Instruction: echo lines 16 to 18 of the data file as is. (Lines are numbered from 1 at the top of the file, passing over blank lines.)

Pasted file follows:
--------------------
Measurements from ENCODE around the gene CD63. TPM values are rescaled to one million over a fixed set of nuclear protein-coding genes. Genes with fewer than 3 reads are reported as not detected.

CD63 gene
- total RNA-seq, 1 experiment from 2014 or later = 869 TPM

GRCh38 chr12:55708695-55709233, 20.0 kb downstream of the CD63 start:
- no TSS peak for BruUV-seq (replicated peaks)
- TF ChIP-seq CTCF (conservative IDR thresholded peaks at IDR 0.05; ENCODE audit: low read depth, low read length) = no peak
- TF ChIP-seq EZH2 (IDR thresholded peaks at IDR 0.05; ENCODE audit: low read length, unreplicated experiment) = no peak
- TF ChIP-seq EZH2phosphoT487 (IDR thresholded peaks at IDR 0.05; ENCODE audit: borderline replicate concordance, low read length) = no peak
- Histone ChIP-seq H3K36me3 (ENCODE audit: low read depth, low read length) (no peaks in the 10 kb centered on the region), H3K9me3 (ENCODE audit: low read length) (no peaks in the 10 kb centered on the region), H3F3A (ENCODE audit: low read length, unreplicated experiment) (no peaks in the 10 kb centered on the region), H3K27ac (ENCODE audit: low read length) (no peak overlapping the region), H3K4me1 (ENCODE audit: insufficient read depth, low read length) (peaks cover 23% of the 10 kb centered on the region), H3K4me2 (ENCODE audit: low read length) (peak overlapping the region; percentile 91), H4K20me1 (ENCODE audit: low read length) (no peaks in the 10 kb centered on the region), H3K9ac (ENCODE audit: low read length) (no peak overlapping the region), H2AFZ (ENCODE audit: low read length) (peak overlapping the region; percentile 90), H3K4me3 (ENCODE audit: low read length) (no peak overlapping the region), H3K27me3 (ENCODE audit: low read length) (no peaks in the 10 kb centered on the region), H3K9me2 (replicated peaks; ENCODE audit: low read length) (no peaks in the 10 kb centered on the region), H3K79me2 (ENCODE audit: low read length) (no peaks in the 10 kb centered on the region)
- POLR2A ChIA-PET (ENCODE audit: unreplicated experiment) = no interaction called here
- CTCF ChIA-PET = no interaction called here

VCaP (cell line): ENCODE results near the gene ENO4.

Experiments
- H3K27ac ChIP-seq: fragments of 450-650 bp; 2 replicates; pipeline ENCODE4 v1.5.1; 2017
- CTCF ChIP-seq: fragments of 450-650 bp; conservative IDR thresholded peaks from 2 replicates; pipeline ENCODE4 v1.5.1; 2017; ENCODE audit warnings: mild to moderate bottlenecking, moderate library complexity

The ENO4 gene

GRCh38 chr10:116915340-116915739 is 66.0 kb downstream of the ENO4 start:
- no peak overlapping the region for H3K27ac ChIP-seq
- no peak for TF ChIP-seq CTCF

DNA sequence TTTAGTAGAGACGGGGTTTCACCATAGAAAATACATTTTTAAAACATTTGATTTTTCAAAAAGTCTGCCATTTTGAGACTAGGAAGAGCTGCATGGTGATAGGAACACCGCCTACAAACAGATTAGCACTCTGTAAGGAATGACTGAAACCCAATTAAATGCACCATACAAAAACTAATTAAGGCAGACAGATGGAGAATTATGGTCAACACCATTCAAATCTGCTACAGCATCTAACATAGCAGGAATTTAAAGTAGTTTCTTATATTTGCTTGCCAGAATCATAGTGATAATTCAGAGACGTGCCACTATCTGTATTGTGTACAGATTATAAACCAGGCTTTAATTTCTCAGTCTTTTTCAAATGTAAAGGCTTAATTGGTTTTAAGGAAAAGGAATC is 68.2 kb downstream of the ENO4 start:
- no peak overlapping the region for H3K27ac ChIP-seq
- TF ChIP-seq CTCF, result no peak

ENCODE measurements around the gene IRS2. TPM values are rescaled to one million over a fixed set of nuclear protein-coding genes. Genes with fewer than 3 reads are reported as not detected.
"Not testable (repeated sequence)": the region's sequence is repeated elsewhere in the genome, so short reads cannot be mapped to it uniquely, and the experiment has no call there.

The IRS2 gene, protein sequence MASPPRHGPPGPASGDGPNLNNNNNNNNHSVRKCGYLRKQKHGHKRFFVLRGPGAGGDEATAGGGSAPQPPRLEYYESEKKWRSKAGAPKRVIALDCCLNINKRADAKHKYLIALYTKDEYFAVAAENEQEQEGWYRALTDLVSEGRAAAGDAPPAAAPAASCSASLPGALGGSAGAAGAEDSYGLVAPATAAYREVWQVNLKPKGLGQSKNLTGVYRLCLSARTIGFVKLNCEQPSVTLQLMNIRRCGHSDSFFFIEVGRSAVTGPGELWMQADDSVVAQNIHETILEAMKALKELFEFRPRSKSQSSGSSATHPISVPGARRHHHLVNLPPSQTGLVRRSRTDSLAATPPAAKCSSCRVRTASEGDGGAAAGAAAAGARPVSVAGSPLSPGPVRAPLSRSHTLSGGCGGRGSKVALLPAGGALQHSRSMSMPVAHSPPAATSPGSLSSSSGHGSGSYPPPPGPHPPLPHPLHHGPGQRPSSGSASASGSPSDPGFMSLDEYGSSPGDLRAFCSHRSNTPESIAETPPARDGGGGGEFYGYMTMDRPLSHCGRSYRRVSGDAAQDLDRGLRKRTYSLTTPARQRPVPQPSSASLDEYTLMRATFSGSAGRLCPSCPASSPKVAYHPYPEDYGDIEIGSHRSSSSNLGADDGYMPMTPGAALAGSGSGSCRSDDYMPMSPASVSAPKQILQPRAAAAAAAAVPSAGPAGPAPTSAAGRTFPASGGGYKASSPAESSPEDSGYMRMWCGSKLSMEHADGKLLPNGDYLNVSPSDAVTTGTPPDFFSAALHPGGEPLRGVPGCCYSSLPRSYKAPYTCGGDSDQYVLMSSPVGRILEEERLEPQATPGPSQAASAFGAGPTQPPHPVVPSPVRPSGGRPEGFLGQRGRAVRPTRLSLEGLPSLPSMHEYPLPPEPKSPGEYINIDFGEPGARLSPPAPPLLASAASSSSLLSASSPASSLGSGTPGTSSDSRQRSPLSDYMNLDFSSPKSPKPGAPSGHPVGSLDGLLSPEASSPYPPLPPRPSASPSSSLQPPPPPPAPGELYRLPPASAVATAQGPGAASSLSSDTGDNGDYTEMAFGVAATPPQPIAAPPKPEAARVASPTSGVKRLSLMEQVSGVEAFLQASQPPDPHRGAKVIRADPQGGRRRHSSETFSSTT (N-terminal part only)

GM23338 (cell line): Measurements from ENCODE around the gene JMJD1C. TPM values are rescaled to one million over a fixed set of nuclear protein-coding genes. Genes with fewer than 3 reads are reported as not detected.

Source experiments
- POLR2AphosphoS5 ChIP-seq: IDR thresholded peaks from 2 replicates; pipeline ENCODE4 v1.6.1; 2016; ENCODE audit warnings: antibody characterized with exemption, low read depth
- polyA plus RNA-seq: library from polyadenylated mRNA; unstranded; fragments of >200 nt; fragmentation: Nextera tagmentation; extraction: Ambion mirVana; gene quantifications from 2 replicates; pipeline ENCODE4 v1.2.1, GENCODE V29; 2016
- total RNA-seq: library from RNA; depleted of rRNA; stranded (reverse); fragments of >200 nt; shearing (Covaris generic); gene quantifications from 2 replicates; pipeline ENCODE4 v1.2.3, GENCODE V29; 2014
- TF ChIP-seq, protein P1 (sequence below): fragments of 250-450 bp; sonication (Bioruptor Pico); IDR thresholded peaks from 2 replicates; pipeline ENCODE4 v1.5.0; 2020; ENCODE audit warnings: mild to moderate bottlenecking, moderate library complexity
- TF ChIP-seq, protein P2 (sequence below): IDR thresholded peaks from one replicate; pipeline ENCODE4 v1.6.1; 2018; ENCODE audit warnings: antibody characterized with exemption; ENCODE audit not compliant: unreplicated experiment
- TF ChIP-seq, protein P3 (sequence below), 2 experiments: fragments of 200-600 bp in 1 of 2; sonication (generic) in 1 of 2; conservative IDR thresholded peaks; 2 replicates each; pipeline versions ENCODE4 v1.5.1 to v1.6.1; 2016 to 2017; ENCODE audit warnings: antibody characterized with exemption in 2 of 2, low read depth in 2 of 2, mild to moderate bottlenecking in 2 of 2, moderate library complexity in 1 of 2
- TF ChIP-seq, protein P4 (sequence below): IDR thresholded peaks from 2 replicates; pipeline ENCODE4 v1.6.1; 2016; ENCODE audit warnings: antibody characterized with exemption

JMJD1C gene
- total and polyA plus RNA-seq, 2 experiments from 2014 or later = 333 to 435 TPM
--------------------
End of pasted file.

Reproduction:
The ENO4 gene

GRCh38 chr10:116915340-116915739 is 66.0 kb downstream of the ENO4 start:
- no peak overlapping the region for H3K27ac ChIP-seq